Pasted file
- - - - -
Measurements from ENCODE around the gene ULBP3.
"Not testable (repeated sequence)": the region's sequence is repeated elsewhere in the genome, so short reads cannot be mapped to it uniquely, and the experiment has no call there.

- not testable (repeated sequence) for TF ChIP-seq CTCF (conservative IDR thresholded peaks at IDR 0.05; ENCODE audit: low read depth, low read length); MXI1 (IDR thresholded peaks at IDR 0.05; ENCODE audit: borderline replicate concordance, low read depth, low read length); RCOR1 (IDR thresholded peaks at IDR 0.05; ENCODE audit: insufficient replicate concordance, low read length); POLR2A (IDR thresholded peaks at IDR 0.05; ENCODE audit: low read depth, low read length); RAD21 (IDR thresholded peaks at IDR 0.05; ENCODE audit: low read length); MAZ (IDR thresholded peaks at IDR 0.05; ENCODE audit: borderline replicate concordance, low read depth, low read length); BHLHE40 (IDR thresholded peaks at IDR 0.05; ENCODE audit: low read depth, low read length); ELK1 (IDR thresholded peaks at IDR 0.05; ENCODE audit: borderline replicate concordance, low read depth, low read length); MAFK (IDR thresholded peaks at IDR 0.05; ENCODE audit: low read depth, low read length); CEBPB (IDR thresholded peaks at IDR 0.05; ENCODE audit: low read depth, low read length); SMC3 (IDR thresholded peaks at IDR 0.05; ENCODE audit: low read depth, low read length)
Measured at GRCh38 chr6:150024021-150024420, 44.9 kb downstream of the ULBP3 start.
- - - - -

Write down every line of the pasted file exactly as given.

Measurements from ENCODE around the gene ULBP3.
"Not testable (repeated sequence)": the region's sequence is repeated elsewhere in the genome, so short reads cannot be mapped to it uniquely, and the experiment has no call there.

- not testable (repeated sequence) for TF ChIP-seq CTCF (conservative IDR thresholded peaks at IDR 0.05; ENCODE audit: low read depth, low read length); MXI1 (IDR thresholded peaks at IDR 0.05; ENCODE audit: borderline replicate concordance, low read depth, low read length); RCOR1 (IDR thresholded peaks at IDR 0.05; ENCODE audit: insufficient replicate concordance, low read length); POLR2A (IDR thresholded peaks at IDR 0.05; ENCODE audit: low read depth, low read length); RAD21 (IDR thresholded peaks at IDR 0.05; ENCODE audit: low read length); MAZ (IDR thresholded peaks at IDR 0.05; ENCODE audit: borderline replicate concordance, low read depth, low read length); BHLHE40 (IDR thresholded peaks at IDR 0.05; ENCODE audit: low read depth, low read length); ELK1 (IDR thresholded peaks at IDR 0.05; ENCODE audit: borderline replicate concordance, low read depth, low read length); MAFK (IDR thresholded peaks at IDR 0.05; ENCODE audit: low read depth, low read length); CEBPB (IDR thresholded peaks at IDR 0.05; ENCODE audit: low read depth, low read length); SMC3 (IDR thresholded peaks at IDR 0.05; ENCODE audit: low read depth, low read length)
Measured at GRCh38 chr6:150024021-150024420, 44.9 kb downstream of the ULBP3 start.